I hope we can open up some dialogue on this issue and work together to try and resolve it.



I have this problem too.
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David Harper Wed, 07/29/2009 - 19:19

Hi Dave,

What you have here is a well known problem with analogue services that unfortunately is not ammenable to an easy solution.  ISDN and SIP do not have this problem because they have explicit messaging that signals that the remote party has disconnected.  In the case of analogue services, there is also explicit signalling, but there are several different mechanisms, including:

1. Power denial - the DC power supplied by the exchange is disconnected briefly.

2. Battery reversal - the polarity of the DC power supplied by the exchange is reversed briefly.

3. Disconnect tome - a tone or tone sequence is played by the exchange.

Any of these methods may be chosen by a given telco when they set up their infrastructure.  Unfortunately, in Australia, a service running off the Telstra infrastructure (ie most of them) will only use method #3.  What this means is that the UC500 has to listen to the line and detect the disconnect tone to know that the remote party has disconnected.  If it does not detect that tone, then the port will stay active until the local party hangs up.  If you have a hairpin transfer or forward that is looping a call in one FXO and out the other, then you can get the behaviour you describe.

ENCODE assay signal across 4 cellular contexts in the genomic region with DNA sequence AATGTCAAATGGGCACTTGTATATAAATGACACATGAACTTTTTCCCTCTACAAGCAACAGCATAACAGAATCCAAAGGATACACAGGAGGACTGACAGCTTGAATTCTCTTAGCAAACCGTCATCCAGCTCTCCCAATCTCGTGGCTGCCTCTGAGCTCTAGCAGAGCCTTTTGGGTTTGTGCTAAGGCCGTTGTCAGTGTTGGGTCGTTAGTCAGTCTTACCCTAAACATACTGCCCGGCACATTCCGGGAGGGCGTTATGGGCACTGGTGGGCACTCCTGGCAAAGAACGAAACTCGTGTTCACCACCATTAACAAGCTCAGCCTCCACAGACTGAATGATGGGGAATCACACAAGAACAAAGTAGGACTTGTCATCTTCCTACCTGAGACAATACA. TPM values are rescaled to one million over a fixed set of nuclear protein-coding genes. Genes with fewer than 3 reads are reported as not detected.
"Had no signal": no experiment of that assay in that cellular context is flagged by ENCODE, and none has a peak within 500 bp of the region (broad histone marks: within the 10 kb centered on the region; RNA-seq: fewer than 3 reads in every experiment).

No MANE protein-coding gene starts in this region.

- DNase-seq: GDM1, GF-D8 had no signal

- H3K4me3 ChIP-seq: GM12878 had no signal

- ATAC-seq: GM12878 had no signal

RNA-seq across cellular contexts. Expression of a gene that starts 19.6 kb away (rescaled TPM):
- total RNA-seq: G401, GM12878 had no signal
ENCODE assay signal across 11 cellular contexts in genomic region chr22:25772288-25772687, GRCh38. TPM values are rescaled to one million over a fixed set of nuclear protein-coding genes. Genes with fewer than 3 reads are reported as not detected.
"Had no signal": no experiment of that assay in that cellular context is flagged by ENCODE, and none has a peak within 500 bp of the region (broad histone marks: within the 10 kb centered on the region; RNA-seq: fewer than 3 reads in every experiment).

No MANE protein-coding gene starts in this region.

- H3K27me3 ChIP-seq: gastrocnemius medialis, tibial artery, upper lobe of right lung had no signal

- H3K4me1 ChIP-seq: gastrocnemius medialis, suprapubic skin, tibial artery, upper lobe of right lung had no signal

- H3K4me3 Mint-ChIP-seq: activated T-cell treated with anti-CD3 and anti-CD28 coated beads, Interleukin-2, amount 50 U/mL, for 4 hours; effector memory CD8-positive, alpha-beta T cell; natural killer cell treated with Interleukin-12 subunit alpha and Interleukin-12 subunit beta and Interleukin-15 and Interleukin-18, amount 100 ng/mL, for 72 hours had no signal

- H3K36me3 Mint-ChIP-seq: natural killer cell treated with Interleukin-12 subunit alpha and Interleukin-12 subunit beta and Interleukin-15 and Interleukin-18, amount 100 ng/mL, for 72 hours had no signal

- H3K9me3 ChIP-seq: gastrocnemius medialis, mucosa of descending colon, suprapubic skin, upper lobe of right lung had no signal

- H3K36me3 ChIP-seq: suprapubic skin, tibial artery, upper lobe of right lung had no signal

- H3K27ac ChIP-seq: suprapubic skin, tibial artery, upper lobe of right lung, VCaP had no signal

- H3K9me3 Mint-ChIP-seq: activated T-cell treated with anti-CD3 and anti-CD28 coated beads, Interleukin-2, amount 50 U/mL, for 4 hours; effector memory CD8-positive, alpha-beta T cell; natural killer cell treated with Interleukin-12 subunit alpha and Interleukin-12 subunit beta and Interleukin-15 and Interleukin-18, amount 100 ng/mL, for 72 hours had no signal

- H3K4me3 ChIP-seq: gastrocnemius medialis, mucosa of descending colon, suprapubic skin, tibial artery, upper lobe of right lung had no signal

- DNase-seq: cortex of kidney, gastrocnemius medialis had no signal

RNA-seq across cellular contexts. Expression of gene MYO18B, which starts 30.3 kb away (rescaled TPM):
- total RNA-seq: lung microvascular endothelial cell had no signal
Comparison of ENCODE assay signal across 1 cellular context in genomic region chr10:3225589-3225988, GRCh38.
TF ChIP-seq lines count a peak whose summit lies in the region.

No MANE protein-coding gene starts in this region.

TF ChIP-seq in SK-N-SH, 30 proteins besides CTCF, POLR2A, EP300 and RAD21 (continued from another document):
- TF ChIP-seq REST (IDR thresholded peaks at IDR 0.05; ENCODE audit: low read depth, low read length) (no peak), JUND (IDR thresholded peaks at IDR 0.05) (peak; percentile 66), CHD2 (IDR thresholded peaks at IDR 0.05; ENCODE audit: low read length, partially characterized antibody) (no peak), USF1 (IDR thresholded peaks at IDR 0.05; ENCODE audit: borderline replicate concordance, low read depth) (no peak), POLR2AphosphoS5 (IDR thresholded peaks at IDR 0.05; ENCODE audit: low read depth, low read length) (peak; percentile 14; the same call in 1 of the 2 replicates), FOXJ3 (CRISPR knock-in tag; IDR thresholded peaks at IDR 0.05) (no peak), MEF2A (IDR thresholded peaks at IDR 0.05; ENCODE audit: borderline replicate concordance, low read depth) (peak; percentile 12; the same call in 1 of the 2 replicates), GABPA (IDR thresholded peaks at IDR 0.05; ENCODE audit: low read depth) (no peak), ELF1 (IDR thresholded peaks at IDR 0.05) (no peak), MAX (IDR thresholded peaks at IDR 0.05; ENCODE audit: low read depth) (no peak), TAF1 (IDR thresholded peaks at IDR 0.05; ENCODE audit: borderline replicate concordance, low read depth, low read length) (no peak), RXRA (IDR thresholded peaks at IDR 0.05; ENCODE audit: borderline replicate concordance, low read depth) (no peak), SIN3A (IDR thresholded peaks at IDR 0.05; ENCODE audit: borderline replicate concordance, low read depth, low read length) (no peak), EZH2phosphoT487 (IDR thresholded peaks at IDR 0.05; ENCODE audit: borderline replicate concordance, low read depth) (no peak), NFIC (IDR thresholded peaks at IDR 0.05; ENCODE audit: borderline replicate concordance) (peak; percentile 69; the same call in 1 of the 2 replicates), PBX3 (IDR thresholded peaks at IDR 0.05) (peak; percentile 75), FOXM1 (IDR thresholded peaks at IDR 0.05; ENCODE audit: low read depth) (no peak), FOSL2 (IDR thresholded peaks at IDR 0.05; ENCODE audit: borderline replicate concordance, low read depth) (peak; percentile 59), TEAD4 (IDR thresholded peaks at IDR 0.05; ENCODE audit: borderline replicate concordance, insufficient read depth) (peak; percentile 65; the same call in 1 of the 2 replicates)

Because we need to detect a specific tone sequence, it means this disconnect mechanism can be problematic if the frequency or cadence of the disconnect tones varies, or if the signal is significantly distorted.  The UC500 is configured to detect the tone sequence that is standard in the Telstra network, as that represents the majority of services deployed in Australia, and is used as a reference for many other infrastructures deployed by the different telcos.  However, sometimes you will run into an infrastructure that uses a different tone or sequence, and then the config needs to be modified.  Unfortunately, you will typically not find this out in advance, and also you will typically not get any detailed specs from the telcos support line.  What this means is that in these cases it is necessary to capture a sample of the tone and analyse it to determine frequency and cadence and then configure the UC500 appropriately.

In other parts of the world, this is less of a problem as they will frequently use either of method #1 or method #2.  Although then you can be vulnerable to false positives due to poor wiring.

As for your suggestion, having a virtual DN to do the bridging is all well and good, but when all the parties involved are connected via FXO lines, then you have the same problem with detecting the remote disconnect.  When you have a handset involved, disconnect detection is performed by the user and he signals that disconnect to the UC500 by hanging up the handset, which then allows the call through the FXO port to be cleared.  Obviously this isn't viable with a virtual DN.



David Trad Wed, 07/29/2009 - 23:55

Hi Dave,